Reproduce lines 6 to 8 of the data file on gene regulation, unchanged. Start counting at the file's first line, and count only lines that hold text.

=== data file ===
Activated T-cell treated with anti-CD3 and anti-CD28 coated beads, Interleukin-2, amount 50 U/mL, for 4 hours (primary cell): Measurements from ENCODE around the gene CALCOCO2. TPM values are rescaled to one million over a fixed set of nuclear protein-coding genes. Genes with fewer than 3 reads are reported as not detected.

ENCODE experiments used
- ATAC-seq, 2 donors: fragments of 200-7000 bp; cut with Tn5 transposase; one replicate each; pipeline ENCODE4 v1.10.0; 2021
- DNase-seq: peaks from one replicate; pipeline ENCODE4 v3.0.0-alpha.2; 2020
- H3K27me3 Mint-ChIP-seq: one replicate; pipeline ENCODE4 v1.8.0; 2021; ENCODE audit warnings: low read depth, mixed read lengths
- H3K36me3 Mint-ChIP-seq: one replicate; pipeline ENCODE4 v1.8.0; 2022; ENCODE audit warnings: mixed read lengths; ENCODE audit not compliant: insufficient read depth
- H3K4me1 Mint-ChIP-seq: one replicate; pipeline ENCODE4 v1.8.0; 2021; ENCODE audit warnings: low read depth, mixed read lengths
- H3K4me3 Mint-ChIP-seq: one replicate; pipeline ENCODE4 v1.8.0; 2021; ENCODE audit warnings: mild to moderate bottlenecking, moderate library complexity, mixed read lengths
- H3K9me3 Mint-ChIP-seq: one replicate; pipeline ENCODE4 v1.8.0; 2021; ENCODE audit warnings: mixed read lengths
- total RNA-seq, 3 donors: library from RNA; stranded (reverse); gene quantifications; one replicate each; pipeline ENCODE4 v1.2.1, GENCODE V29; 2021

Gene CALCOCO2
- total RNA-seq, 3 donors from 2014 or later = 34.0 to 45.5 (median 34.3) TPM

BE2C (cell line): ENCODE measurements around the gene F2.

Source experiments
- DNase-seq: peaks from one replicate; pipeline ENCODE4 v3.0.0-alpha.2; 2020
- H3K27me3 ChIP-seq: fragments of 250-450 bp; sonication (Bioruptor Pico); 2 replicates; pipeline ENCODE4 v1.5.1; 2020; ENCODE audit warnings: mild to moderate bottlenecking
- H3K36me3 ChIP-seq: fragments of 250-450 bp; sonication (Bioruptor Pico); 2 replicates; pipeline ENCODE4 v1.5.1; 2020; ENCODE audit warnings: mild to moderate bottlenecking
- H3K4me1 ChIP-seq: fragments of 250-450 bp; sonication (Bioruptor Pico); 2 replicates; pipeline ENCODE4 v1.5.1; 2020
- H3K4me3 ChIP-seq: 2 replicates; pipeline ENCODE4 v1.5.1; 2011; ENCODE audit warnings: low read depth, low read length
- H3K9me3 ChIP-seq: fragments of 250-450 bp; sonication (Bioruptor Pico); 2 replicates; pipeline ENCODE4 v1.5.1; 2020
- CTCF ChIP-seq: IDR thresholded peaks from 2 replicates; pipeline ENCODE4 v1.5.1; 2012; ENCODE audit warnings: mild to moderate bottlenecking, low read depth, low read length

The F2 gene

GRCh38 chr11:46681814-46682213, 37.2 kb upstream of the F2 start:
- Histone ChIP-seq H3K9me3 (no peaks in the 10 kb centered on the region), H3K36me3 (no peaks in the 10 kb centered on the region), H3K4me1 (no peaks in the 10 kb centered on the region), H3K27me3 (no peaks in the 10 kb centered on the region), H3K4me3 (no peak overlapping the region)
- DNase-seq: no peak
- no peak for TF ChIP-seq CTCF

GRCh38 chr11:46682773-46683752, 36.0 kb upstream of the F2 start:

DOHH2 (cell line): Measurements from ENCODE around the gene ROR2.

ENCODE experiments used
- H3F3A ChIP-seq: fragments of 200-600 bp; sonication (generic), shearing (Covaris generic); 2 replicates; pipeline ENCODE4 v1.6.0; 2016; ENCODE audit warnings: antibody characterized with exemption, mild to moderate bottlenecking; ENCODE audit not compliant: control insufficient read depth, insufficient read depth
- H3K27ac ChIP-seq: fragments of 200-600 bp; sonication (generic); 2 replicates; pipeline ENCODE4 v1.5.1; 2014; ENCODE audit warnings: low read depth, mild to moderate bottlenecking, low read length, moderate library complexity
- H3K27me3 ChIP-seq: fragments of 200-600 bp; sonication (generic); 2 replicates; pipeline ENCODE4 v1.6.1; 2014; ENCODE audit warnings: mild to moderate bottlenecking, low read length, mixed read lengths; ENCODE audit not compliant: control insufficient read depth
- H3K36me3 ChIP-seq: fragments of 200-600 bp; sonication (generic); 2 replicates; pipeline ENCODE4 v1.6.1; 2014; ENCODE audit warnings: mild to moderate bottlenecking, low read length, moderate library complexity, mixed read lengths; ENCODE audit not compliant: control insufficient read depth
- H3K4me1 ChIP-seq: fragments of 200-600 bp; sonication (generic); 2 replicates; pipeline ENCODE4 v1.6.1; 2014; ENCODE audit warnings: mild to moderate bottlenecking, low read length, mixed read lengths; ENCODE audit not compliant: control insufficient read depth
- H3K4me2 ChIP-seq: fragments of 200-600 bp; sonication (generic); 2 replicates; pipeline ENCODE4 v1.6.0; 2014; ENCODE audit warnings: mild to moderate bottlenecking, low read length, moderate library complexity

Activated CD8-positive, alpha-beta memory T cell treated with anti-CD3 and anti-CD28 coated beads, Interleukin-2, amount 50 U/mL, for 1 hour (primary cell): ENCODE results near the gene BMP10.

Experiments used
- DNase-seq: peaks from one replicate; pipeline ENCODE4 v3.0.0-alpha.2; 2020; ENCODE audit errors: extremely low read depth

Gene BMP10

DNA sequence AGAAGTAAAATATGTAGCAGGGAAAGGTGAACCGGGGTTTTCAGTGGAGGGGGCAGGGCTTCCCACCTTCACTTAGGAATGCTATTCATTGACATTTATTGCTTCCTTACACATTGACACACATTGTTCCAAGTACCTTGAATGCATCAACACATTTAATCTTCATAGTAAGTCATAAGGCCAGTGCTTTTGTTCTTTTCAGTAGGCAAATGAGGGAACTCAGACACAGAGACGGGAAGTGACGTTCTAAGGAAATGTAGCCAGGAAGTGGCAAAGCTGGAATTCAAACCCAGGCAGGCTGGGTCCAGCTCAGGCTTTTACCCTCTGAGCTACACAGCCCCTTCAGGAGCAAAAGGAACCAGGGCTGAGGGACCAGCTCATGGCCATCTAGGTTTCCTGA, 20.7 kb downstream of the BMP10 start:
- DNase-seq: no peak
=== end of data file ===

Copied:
- H3K36me3 Mint-ChIP-seq: one replicate; pipeline ENCODE4 v1.8.0; 2022; ENCODE audit warnings: mixed read lengths; ENCODE audit not compliant: insufficient read depth
- H3K4me1 Mint-ChIP-seq: one replicate; pipeline ENCODE4 v1.8.0; 2021; ENCODE audit warnings: low read depth, mixed read lengths
- H3K4me3 Mint-ChIP-seq: one replicate; pipeline ENCODE4 v1.8.0; 2021; ENCODE audit warnings: mild to moderate bottlenecking, moderate library complexity, mixed read lengths